Just have another go, you may have been a bit exhausted and lacking sufficient oomph. Perhaps try a board closer to 6' - a 6'6" is still a boat given your height (assuming that you aren't 100kgs).
You'll need to get used to the shorter length and positioning your body properly so that the board sits flat in the water when you are lying on it (if you are too far back the nose will poke up at an angle and will impede your speed) - lie right forward and then move back in small increments till the balance feels right.
When paddling keep your ams loose/floppy when they are lifting out of the water before the next stroke - having stiff/tense arms uses a lot of energy and will wear you out quickly (if that doesn't make a lot of sense concentrate on keeping your hands floppy when they are lifting to the next stroke - that will help keep your arms relaxed) - it's the same technique for an efficient freestyle swimming stroke. As the hand enters the water extend the arm; pull it back in line with the board; lift hand out once it is at about your hips; bend your arm and keep a high(ish) elbow as you move the arm forward for the next stroke, keeping your arm and hand relaxed. If you are padding with tense arms and throwing them forwards in a wide arc you will tire quickly.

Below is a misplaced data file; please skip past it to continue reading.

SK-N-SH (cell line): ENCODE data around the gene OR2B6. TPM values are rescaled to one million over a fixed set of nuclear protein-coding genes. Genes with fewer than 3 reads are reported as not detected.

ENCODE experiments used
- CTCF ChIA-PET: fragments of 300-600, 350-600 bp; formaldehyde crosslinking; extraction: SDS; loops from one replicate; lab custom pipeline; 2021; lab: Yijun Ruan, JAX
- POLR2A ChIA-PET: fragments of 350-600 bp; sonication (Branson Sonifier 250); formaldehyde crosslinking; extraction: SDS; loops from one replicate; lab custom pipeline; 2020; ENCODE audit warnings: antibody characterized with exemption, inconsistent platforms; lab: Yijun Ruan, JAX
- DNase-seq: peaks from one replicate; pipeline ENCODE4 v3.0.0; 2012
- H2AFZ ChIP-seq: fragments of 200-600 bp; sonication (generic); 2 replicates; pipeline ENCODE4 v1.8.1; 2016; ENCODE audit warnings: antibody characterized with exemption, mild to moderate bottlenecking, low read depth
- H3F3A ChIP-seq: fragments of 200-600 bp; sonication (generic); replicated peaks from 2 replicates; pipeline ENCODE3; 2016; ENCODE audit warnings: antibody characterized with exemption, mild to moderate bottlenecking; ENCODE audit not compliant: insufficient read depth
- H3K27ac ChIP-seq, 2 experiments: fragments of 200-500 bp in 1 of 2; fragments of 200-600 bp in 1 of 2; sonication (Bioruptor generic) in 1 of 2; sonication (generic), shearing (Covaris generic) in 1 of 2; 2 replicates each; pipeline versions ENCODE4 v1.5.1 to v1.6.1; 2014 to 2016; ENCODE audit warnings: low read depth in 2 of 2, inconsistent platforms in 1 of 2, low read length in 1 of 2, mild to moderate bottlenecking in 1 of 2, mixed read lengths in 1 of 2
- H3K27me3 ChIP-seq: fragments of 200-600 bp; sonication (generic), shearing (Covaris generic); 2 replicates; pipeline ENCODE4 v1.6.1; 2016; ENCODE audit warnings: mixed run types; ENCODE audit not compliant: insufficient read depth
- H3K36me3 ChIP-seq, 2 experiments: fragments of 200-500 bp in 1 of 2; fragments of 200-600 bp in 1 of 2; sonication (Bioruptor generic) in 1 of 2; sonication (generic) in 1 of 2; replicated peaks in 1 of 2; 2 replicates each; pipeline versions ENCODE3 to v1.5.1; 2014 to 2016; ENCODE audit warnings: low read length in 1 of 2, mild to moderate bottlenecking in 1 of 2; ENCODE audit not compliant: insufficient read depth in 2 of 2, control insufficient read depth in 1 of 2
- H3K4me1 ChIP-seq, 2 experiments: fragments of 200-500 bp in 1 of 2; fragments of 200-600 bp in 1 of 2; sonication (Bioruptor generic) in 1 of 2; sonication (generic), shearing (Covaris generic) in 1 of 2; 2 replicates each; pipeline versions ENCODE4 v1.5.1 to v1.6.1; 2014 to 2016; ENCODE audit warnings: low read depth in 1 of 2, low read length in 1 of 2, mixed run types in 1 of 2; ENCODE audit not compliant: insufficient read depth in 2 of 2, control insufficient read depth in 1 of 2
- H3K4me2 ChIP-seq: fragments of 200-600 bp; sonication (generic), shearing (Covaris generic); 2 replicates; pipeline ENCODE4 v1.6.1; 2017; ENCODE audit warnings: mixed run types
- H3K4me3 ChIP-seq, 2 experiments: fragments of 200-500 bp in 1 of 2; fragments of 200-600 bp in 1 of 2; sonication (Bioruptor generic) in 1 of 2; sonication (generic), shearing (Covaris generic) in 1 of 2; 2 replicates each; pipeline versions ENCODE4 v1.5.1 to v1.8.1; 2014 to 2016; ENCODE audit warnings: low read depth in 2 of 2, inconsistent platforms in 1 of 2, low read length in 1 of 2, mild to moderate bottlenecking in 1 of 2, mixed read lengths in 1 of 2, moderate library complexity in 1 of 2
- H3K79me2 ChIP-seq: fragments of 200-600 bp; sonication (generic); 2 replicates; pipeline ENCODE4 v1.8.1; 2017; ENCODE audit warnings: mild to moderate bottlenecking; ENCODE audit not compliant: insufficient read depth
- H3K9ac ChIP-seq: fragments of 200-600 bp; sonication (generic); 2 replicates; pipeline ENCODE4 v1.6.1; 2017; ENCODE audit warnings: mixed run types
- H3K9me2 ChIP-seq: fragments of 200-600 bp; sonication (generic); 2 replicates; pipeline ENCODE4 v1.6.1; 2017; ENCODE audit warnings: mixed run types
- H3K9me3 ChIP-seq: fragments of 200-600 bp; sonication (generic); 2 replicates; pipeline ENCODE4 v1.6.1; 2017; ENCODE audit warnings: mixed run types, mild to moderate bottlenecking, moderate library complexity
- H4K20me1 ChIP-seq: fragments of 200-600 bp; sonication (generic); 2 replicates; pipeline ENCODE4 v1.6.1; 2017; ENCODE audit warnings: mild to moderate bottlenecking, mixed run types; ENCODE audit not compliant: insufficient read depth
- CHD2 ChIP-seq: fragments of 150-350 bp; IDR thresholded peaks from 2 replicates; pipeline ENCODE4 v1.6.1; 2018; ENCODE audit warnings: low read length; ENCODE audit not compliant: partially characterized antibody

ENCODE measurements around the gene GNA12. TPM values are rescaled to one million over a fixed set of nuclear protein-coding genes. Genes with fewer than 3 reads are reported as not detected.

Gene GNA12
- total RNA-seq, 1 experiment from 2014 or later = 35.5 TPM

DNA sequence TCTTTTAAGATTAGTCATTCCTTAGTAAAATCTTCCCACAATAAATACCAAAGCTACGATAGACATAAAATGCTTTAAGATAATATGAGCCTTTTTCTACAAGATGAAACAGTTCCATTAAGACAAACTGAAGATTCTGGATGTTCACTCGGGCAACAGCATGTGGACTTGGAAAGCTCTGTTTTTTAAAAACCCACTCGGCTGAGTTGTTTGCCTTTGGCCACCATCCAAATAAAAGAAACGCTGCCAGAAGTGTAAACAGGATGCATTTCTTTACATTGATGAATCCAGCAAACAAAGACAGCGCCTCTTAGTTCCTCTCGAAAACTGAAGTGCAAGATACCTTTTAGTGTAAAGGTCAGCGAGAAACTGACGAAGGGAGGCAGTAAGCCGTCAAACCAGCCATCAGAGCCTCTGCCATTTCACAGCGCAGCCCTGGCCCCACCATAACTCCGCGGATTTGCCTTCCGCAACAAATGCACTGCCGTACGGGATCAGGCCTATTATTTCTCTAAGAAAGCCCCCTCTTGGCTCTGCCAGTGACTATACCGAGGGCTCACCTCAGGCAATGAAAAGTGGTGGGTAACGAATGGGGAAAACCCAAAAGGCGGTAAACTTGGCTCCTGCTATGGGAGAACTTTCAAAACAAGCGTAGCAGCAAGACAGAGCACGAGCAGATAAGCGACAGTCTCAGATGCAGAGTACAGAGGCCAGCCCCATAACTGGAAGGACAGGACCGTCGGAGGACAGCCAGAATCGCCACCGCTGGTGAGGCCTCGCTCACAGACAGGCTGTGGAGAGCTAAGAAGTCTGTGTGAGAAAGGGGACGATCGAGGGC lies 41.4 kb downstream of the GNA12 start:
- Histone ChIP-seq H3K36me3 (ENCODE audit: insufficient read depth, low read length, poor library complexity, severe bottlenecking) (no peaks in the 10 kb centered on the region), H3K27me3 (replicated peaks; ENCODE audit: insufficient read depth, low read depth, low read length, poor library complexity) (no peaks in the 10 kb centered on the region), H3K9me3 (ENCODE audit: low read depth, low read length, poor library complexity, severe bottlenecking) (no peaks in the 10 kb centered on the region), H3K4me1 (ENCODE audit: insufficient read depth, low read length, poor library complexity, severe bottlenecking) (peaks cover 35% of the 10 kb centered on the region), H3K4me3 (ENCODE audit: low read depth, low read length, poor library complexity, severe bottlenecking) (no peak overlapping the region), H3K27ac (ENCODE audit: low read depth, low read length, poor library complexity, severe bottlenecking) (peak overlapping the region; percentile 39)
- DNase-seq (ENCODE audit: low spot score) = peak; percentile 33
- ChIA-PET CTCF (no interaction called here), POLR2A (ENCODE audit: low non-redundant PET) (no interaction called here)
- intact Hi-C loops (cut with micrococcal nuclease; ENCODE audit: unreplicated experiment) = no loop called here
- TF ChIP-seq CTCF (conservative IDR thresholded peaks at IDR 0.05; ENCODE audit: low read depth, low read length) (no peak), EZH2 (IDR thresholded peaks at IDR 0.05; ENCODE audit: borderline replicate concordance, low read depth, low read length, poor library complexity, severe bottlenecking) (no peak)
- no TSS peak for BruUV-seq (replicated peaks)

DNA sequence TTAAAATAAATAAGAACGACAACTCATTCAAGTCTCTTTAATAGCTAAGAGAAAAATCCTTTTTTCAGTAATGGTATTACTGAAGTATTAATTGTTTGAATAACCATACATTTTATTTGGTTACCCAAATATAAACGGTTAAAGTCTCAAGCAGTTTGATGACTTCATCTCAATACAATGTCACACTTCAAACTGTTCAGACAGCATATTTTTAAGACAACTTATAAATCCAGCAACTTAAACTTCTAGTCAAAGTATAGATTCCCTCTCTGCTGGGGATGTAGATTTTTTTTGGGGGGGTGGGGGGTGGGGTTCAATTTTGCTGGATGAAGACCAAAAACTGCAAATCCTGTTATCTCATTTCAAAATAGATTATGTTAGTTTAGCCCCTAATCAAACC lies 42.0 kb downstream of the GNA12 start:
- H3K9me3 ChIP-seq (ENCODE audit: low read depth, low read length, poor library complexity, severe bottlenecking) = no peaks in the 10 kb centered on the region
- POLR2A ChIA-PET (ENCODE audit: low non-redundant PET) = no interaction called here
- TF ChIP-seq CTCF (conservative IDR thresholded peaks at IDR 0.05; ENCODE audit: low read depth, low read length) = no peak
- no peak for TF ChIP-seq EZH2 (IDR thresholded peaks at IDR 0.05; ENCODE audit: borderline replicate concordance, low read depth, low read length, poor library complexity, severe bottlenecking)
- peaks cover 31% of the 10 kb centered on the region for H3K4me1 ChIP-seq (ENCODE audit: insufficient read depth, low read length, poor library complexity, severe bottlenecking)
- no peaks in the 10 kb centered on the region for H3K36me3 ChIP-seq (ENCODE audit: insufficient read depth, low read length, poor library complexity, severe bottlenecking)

Also checkout how to duck dive properly, it's not as simple as it looks and takes a bit to get the timing right so that you go under the wave rather than get sucked into the washing machine. If you are dealing with 500 yards of whitewater before you get out the back then consider abandoning it as a bad endeavour and go drinking beer instead (but I'm fuggin lazy).
Basic caper :
1. accelerate toward the oncoming wave (5 quick strokes or so) - if you aren't moving you're more likely to get sucked over the falls or get picked up and flung by the whitewater;
2. if you are dealing with a clean face then plug the nose into the the bottom third of the wave face; if you are dealing with white water or a lip that's about to hit then dive the board about 3 feet before it hits;
3. raise your chest up while pushing the tail down with either your foot or knee (probably easier to learn with the knee to start with but using your foot allows you to sink it deeper, more leverage). If it helps you can angle one side of the board down to make it easier to get it under the water: this reduces the surface tension and allows you to slice the board into the water (once it's submerged then level the board off);
4. once it's about a foot or more under the water then dive into the wave - pushing the board down further and following the board with your chest
Timed right you should get circulated under the wave and get spat out the other side. Hold on tight until you've surfaced and then put in a few quick strokes to keep your momentum and avoid getting dragged along with the wave. Like so: http://www.youtube.com/watch?v=wfdF7uc2 ... re=related